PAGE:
Thanksgiving Pickles

It was a beautiful fall day today here in the Bay area. After a busy week at work that included some out of state travel, I promised myself that I wouldn’t plan anything this weekend and just live it minute by minute.

This is the weekend before Thanksgiving so I had fun shopping for Thursday’s dinner. First I visited the Downtown Berkeley Ecology Center Farmers Market for a few basics – potatoes, onions, mushrooms – but I also picked up some ingredients to make pickles and kimchi because I am always hungry for pickled foods this time of year. Plus, Thanksgiving wouldn’t be complete without a pickle plate! I visited the Rockridge Market Hall in Oakland for specialty foods including very fresh seafood from Hapuku Fish Shop, locally produced meats from Marin Sun Meats, and world class wines from Paul Marcus Wines.

Salting Napa cabbage for kimchi

Salting Napa cabbage for kimchi

I didn’t can my grandmother’s pickled beets this summer so I decided to make a “quick pickle” recipe that was shared with me by Jane Wilson Morton, the niece of the co-owners of Werth and O’Brien’s Deli in Flatbush. Brooklyn. This German deli is long gone but I was able to publish this recipe in my book Pickled (Stewart, Tabori and Chang, 2003). This recipe can be prepared 1-3 days before enjoying, and can be made without sealing jars in a hot water bath. It’s very simple and tasty!  Click on the image below to see the full recipe.

 

Werth and O'Brien's Pickled Beets

Werth and O’Brien’s Pickled Beets

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In addition to beets, I made a jar of pickled cherry peppers (again for the refrigerator) and I began salting two heads of Napa cabbage that I bought of the farmers market today for kimchi. I also roasted some red jalapeno peppers to make a spicy version of romesco-style sauce to accompany roasted Brussels sprouts.

Roasted red jalapeno chile peppers in oil with garlic

Roasted red jalapeno chile peppers in oil with garlic

Through the years I’ve had fun posting to this blog about Thanksgiving, including a post dedicated to family favorites like Thanksgiving dressing. If you aren’t sure how to make Thanksgiving dressing/stuffing, be sure to check out that link for inspiration. I wish you a very happy Thanksgiving.

CSA Week 11: Three Pound Bag of Peppers

I really enjoy claiming my CSA share each week from Sol to Seed Farm.  It’s now week 11 of this year’s 20-week farm share and this box, like every box, represents what’s grown in Western Washington and in season now in early September.  This week’s box includes:
Cassius and Roxy enjoy CSA Week 11

Cassius and Roxy enjoy CSA Week 11

Garlic
Sweet Peppers, Assorted – 3 lbs
Rainbow Chard
Onions
Broccoli
Cauliflower
Honeydew and Cantaloupe Melon
Zucchini
…and a free loaf of Goldendale Bread from Grand Central Baking Co
While I’m very thankful for this beautiful, locally grown produce, there are only two of us to eat it at our house.  I learned how to cook from observing my mom, dad, relatives and other home cooks I’ve met on my life’s journey.  I had some culinary training as well as “on the job” training. I’m inspired to cook from watching PBS cooking shows (always have).  Nowadays when I’m looking for a different approach to cooking and new recipes, I reference the wisdom of CSA food bloggers throughout the country who are busy chronicling their lives and what they do with the contents of their local CSA shares. In fact, In Her Chucks (a delightful blog) maintains a CSA blogger’s “recipe round-up” on InLinkz each week where CSA bloggers are invited to add web-links to share posts with recipes.  I’ve been sharing my Brinylife blogs for about two years and have connected with other like-minded (and like- hearted) people from all over the country–those who are committed to telling a story of what eating local means to them, but often sharing a personal snapshot of “the good life” from their perch.  It’s never pretentious.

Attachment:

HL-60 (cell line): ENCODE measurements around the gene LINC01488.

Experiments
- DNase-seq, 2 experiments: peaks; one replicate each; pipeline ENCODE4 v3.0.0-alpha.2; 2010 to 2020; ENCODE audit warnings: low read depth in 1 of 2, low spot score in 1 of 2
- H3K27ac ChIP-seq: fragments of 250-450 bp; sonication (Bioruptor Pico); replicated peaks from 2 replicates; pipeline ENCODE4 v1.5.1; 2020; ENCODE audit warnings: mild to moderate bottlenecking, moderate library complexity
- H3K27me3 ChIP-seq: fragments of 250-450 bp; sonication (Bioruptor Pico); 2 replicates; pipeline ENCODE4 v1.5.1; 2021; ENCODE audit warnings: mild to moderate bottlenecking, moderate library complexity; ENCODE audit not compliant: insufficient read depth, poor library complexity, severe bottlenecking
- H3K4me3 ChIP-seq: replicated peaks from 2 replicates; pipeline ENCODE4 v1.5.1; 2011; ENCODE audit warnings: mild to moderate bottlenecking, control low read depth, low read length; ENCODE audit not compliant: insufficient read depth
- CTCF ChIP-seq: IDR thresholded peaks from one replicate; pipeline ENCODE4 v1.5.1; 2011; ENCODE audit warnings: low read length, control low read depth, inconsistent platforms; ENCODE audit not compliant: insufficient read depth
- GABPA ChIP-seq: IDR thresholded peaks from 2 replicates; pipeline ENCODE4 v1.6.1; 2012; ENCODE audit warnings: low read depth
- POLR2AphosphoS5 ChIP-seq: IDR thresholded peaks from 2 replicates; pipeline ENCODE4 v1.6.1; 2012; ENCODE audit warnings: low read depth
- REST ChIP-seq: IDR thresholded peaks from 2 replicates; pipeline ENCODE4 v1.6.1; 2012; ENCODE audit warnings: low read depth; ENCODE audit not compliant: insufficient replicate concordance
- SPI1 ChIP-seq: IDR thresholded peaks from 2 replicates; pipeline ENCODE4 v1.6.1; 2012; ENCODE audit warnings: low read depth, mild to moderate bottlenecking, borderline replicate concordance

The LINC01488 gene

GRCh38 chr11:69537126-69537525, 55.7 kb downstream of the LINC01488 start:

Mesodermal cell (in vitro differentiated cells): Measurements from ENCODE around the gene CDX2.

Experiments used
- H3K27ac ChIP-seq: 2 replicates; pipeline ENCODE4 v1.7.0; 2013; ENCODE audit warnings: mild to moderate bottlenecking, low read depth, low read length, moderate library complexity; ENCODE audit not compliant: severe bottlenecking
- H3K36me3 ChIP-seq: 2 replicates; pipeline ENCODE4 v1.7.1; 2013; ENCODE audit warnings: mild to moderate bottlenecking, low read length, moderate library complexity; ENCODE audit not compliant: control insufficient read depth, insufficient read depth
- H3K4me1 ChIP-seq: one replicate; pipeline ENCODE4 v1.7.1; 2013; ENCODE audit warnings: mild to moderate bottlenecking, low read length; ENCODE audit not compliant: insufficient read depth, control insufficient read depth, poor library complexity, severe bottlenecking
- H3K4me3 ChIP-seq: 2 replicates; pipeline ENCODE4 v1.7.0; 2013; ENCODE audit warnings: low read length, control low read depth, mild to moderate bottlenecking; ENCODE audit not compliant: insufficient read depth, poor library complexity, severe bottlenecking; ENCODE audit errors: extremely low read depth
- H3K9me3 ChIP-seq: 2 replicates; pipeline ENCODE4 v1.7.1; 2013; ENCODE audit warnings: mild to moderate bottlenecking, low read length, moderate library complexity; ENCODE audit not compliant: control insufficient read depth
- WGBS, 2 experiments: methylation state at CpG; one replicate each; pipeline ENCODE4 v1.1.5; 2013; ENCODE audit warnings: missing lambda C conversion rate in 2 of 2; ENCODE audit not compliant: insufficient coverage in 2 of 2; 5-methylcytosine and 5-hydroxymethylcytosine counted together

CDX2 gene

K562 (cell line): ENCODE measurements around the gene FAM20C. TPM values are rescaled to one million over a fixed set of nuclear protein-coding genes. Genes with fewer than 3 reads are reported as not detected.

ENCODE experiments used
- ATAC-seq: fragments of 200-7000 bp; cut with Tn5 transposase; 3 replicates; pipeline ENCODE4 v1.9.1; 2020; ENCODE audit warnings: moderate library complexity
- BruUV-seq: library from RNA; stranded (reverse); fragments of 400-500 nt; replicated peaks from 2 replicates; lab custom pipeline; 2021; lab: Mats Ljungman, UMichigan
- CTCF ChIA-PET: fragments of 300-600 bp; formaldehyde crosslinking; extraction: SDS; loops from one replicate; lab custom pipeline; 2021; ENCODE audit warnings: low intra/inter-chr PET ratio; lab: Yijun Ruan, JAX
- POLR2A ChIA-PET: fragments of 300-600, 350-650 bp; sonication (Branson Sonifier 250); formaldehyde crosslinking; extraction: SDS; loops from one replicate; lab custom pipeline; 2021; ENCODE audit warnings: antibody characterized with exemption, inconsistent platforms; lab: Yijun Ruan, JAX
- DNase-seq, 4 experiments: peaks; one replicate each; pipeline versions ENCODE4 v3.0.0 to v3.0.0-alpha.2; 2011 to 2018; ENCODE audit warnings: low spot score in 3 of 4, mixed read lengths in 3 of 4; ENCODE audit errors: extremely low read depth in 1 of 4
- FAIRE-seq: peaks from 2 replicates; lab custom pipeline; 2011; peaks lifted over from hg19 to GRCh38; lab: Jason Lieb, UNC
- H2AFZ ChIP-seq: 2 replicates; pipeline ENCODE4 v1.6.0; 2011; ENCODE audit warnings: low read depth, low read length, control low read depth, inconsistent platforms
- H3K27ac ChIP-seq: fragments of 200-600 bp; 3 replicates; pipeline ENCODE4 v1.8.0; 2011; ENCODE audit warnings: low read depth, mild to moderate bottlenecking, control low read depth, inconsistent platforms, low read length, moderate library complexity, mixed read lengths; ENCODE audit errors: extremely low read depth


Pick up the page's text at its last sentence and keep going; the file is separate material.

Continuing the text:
3 lbs. of peppers…what to do?
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This week I have a huge three- pound bag of sweet peppers in addition to last week’s uneaten haul of sweet peppers.  One can only make so much peperonata. I’m saving a few bell peppers back for eating raw with salads and I’m roasting the rest.  Roasted sweet peppers can be tossed into pasta, atop sandwiches (tuna melts are great with roasted peppers), or mixed into grain salads for color and added brightness.  It’s easy to roast peppers and store in the refrigerator.
Roasted Sweet Peppers
  • 3-4 lbs. of sweet peppers, halved, stems and seeds removed
  • Olive oil
  • Sea salt and freshly ground black pepper
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Preheat the oven to 350F.  Place a sheet of parchment paper on a roasting pan and then place the pepper halves on top of the paper.  Drizzle with olive oil and season with salt and pepper.  Roast until peppers are dark brown or blackened around the edges, about 1 hour.  Turn the pan 180 degrees after about thirty minutes to cook evenly.  Let cool.
Chopped roasted peppers  were included in a pizza tonight

Chopped roasted peppers were included in a pizza tonight

For an extra flavorful twist, pack roasted peppers into a Mason jar. Bring to boil 1 part water and 1 part red wine vinegar and a teaspoon of sea salt (sliced garlic for more pungency) and pour over roasted peppers.  Wait until completely cooled before placing in the refrigerator.  This can be stored for up to two weeks chilled.
For some reason, Cassius thinks he would like some roasted peppers....hmmm, always research what foods are safe to feed your pet before treating. Green and red peppers can be consumed by dogs safely

For some reason, Cassius thinks he would like some roasted peppers….hmmm, always research what foods are safe to feed your pet before treating. Green and red peppers can be consumed by dogs safely